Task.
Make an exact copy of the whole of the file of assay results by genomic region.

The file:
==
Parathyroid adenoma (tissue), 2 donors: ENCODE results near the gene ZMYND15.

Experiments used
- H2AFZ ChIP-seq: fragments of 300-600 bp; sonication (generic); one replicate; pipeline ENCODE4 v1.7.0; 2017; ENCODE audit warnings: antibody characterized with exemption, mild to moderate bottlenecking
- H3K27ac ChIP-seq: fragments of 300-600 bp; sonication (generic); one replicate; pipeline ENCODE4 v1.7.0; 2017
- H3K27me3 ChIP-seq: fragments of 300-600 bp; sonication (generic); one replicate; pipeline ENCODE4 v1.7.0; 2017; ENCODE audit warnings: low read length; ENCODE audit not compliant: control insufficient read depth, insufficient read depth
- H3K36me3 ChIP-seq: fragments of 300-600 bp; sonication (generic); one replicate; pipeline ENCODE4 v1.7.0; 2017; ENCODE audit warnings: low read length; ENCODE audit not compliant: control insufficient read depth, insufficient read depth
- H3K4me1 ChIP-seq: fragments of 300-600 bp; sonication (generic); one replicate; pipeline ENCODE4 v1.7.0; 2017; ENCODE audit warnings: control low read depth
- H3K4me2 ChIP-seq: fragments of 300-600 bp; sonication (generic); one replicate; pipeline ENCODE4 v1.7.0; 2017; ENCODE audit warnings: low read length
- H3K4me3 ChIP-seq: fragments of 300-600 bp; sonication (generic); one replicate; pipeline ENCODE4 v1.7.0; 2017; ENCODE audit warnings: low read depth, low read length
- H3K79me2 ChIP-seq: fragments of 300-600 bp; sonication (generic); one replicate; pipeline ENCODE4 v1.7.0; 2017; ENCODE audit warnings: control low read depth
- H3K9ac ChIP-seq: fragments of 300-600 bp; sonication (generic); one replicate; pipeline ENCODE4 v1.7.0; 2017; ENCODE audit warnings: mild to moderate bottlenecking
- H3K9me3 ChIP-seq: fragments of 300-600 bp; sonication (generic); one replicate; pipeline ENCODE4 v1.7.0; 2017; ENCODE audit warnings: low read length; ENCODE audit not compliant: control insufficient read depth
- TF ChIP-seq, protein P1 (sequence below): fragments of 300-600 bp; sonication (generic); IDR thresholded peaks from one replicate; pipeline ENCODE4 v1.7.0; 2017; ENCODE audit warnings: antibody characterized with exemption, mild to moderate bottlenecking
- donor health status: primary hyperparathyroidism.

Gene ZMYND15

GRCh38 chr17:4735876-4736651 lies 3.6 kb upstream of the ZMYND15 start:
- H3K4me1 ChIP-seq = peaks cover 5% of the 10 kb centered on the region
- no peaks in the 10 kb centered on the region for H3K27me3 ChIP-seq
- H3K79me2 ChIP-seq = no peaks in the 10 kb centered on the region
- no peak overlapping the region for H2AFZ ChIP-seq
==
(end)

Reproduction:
Parathyroid adenoma (tissue), 2 donors: ENCODE results near the gene ZMYND15.

Experiments used
- H2AFZ ChIP-seq: fragments of 300-600 bp; sonication (generic); one replicate; pipeline ENCODE4 v1.7.0; 2017; ENCODE audit warnings: antibody characterized with exemption, mild to moderate bottlenecking
- H3K27ac ChIP-seq: fragments of 300-600 bp; sonication (generic); one replicate; pipeline ENCODE4 v1.7.0; 2017
- H3K27me3 ChIP-seq: fragments of 300-600 bp; sonication (generic); one replicate; pipeline ENCODE4 v1.7.0; 2017; ENCODE audit warnings: low read length; ENCODE audit not compliant: control insufficient read depth, insufficient read depth
- H3K36me3 ChIP-seq: fragments of 300-600 bp; sonication (generic); one replicate; pipeline ENCODE4 v1.7.0; 2017; ENCODE audit warnings: low read length; ENCODE audit not compliant: control insufficient read depth, insufficient read depth
- H3K4me1 ChIP-seq: fragments of 300-600 bp; sonication (generic); one replicate; pipeline ENCODE4 v1.7.0; 2017; ENCODE audit warnings: control low read depth
- H3K4me2 ChIP-seq: fragments of 300-600 bp; sonication (generic); one replicate; pipeline ENCODE4 v1.7.0; 2017; ENCODE audit warnings: low read length
- H3K4me3 ChIP-seq: fragments of 300-600 bp; sonication (generic); one replicate; pipeline ENCODE4 v1.7.0; 2017; ENCODE audit warnings: low read depth, low read length
- H3K79me2 ChIP-seq: fragments of 300-600 bp; sonication (generic); one replicate; pipeline ENCODE4 v1.7.0; 2017; ENCODE audit warnings: control low read depth
- H3K9ac ChIP-seq: fragments of 300-600 bp; sonication (generic); one replicate; pipeline ENCODE4 v1.7.0; 2017; ENCODE audit warnings: mild to moderate bottlenecking
- H3K9me3 ChIP-seq: fragments of 300-600 bp; sonication (generic); one replicate; pipeline ENCODE4 v1.7.0; 2017; ENCODE audit warnings: low read length; ENCODE audit not compliant: control insufficient read depth
- TF ChIP-seq, protein P1 (sequence below): fragments of 300-600 bp; sonication (generic); IDR thresholded peaks from one replicate; pipeline ENCODE4 v1.7.0; 2017; ENCODE audit warnings: antibody characterized with exemption, mild to moderate bottlenecking
- donor health status: primary hyperparathyroidism.

Gene ZMYND15

GRCh38 chr17:4735876-4736651 lies 3.6 kb upstream of the ZMYND15 start:
- H3K4me1 ChIP-seq = peaks cover 5% of the 10 kb centered on the region
- no peaks in the 10 kb centered on the region for H3K27me3 ChIP-seq
- H3K79me2 ChIP-seq = no peaks in the 10 kb centered on the region
- no peak overlapping the region for H2AFZ ChIP-seq